Teachers might not have big pocketbooks, but they definitely have big hearts.
“I want to give my fifth grade kiddos a Christmas they’ll never forget,” says Dwayne Reed, a first-year teacher in Chicago.
When we saw on social media that he was trying to play Santa and help fulfill student wish lists, we had to learn more.
Making a Wish
It started with a single Facebook post on his teacher page, sharing how he asked his students to create wishlists of things they wanted—valued around $20 or less.
“Are you going to get us all this stuff?” his students asked.
“Heck no,” he replied. “I am a BROKE teacher.”
He invented a story about how seeing their student wish lists would help him understand each of them more as a person. And then he put his secret plan into action and created an Amazon wish list with their requests. Then he put a call to action on social media, urging his followers to become Santa’s helpers to create an amazing memory for his students.
“This is something important for me to do because many of my scholars and their families don’t have the best financial situations,” Mr. Reed says. “I figured if I could add one little bit of cheer to their holiday, then that would be successful in my book.”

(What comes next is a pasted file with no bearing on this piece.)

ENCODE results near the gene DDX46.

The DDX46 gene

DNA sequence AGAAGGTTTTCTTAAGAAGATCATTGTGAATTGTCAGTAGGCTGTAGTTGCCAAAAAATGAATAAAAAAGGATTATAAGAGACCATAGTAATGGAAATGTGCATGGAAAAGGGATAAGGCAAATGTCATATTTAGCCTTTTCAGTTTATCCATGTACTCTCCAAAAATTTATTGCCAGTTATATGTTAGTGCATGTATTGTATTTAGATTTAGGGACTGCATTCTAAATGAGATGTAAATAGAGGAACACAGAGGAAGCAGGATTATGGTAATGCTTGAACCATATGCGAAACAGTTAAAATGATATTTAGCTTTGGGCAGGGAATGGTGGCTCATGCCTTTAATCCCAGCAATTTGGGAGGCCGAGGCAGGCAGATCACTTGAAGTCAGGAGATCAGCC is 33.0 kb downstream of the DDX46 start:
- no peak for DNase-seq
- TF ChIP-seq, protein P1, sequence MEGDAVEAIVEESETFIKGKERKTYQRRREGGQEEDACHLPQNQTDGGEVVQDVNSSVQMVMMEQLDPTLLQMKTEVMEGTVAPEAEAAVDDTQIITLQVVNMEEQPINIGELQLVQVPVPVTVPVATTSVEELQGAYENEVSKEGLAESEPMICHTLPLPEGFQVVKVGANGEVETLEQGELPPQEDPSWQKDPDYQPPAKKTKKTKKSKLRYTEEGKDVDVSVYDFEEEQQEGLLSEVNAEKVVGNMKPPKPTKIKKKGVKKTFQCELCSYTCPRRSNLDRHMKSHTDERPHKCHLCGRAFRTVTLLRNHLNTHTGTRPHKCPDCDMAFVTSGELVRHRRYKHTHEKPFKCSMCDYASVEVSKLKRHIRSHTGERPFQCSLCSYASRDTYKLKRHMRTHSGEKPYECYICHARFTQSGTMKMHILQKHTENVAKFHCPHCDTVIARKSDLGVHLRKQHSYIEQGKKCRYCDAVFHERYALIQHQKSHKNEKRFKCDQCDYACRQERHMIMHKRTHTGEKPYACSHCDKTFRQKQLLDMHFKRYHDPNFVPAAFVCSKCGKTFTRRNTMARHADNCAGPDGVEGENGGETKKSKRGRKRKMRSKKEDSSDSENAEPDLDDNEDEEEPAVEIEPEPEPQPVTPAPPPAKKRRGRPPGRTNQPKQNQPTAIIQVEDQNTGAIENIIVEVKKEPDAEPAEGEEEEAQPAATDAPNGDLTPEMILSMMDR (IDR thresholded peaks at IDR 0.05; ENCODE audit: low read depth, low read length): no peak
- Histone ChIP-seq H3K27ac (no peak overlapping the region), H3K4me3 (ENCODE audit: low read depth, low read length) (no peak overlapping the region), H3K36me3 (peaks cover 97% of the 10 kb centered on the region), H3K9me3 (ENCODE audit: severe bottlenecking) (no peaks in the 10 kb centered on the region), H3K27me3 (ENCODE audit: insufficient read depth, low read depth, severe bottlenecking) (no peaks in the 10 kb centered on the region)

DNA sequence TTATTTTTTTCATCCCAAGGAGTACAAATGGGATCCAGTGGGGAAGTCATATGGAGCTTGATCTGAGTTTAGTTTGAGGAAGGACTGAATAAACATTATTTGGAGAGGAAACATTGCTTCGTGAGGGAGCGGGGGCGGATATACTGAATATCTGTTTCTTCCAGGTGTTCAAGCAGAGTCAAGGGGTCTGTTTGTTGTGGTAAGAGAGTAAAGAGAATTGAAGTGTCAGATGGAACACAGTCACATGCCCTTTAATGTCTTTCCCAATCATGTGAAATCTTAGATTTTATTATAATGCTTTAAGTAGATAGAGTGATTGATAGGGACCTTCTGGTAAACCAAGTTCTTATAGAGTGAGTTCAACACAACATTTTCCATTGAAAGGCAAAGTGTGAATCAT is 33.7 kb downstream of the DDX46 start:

Checking it Twice
The items on Amazon came directly from the student wish lists. You’ll find everything from books and gift cards to games, fidget spinners, and even winter hats. Oh, and slime—so many requests for slime-making supplies.
Mr. Reed plans to surprise the kids on the day of their holiday party, just before they head home for break.
“The best thing is they have NO idea that I’ve planned on getting them anything, he says. “I’m also going to dress up as Santa, while another fifth grade teacher has promised to be an elf. It’s going to be epic!”
Mr. Reed says he can’t actually take credit for the idea. He saw another teacher friend of his post something similar, so he asked her if he could borrowl it.
He’s been really happy with the responses so far and is excited for party day.
“It means the world to me that people would be so kind as to help strangers here in little old Chicago.”
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